Last night I forced myself to sleep at 4am, despite not having finished Patrick O’Brian’s Master and Commander. This afternoon I finished it, and immediately bought the next volume in the series. Yes, they are just as good as everyone says.
It seems I can’t copy/paste from the iOS Kindle app, grumble grump, so here is a much shorter extract than I would otherwise have included, painstakingly copied by hand. Stephen Maturin, a physician and a landsman, is having the niceties of masts and rigging explained to him by Mowett, the master’s mate.
“It is a pleasure to hear a man who thoroughly understands his profession. You are very exact, sir.”
“Oh, I hope the captains will say the same, sir,” cried Mowett. “When next we put into Gibraltar I am to go for my lieutenant’s examination again. Three senior captains sit upon you; and last time a very devilish captain asked me how many fathoms I should need for the main crowfoot, and how long the euphroe was. I could tell him now: it is fifty fathoms of three-quarter-inch line, though you would never credit it, and the euphroe is fourteen inches. I believe I could tell him anything that can even be attempted to be measured, except perhaps for the new mainyard, and I shall measure that with my tape before dinner. Should you like to hear some dimensions, sir?”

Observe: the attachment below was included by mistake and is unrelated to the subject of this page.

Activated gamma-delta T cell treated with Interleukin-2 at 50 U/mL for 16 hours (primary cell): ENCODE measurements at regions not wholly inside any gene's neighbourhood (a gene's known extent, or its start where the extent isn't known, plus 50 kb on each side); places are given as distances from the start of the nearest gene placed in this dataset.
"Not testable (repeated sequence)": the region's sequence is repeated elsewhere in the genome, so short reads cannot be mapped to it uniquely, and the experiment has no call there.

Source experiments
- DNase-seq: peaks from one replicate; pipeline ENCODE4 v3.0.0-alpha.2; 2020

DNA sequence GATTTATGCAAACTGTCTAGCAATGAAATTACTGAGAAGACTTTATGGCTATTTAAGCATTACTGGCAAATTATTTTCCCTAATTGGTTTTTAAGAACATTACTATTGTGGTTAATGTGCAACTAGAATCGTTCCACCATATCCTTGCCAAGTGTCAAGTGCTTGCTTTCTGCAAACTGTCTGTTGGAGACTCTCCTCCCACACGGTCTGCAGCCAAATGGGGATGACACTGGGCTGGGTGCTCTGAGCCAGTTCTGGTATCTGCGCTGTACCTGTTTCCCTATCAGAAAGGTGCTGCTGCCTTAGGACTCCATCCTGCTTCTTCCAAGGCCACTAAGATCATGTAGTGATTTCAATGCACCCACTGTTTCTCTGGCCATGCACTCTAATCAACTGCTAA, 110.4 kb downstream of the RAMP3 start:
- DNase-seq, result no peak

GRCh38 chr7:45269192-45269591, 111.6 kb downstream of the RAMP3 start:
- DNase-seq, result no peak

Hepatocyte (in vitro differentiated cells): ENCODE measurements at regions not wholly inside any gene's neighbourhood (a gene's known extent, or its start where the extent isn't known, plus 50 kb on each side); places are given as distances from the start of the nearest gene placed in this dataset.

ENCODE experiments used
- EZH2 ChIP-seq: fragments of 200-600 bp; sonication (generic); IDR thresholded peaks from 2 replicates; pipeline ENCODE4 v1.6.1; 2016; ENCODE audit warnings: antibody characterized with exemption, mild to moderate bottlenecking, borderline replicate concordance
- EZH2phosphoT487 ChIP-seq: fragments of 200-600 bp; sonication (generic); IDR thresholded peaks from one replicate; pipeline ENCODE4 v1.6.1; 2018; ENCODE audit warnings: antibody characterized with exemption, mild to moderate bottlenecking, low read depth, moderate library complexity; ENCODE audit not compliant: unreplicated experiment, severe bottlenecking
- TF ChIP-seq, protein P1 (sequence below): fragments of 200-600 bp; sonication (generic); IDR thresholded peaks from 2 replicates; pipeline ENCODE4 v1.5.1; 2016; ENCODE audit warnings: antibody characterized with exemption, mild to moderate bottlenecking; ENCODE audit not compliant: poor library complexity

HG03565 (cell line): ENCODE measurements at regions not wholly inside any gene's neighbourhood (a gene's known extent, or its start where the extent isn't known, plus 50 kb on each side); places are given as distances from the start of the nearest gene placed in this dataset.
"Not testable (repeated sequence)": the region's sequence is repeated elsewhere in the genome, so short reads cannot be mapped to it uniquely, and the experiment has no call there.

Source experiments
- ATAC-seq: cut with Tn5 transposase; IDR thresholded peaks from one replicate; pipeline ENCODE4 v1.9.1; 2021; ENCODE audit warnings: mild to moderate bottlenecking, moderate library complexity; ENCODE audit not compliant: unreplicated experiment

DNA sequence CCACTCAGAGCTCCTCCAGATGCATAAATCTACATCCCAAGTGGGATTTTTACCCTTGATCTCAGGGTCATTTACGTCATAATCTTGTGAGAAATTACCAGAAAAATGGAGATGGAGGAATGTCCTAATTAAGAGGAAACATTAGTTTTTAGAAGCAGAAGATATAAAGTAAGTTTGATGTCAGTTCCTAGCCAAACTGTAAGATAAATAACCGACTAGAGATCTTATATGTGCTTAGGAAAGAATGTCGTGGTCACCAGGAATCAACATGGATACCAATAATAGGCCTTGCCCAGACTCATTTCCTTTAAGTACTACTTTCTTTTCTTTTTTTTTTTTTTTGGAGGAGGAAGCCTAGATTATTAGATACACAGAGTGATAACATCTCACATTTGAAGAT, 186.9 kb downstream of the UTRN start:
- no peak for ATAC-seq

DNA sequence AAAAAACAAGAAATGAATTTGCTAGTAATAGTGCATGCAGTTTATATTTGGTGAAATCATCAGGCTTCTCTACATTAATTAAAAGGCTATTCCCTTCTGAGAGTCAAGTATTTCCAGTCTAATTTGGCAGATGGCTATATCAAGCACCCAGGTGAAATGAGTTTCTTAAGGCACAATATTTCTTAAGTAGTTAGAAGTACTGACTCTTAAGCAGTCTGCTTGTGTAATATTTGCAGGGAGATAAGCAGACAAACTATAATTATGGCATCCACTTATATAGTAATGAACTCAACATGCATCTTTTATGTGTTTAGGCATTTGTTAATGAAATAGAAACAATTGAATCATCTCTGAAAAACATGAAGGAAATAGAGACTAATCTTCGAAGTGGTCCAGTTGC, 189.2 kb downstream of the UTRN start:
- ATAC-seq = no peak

“I should like it of all things.”
This gentle humour runs through much of the novel. (As for instance Jack Audrey’s response when Stephen corrects his suggestion that Catalan might be a putain: “Patois — just so. Yet I swear the other is a word: I learnt it somewhere.”) Yet O’Brian manages to switch fluidly into frantic action sequences (Napoleonic sea battles confirm the boredom/terror trope of combat experience) and psychological pressure when the tone needs to change.
The characters are multifaceted and by turns likeable and frustrating; the action is fairly unrelenting (it kept me up until 4am, after all), and the language is a constant joy. The only thing I can say against it is that the series continues to 21 volumes, which is mainly a problem for me since I don’t seem to be able to stop reading them.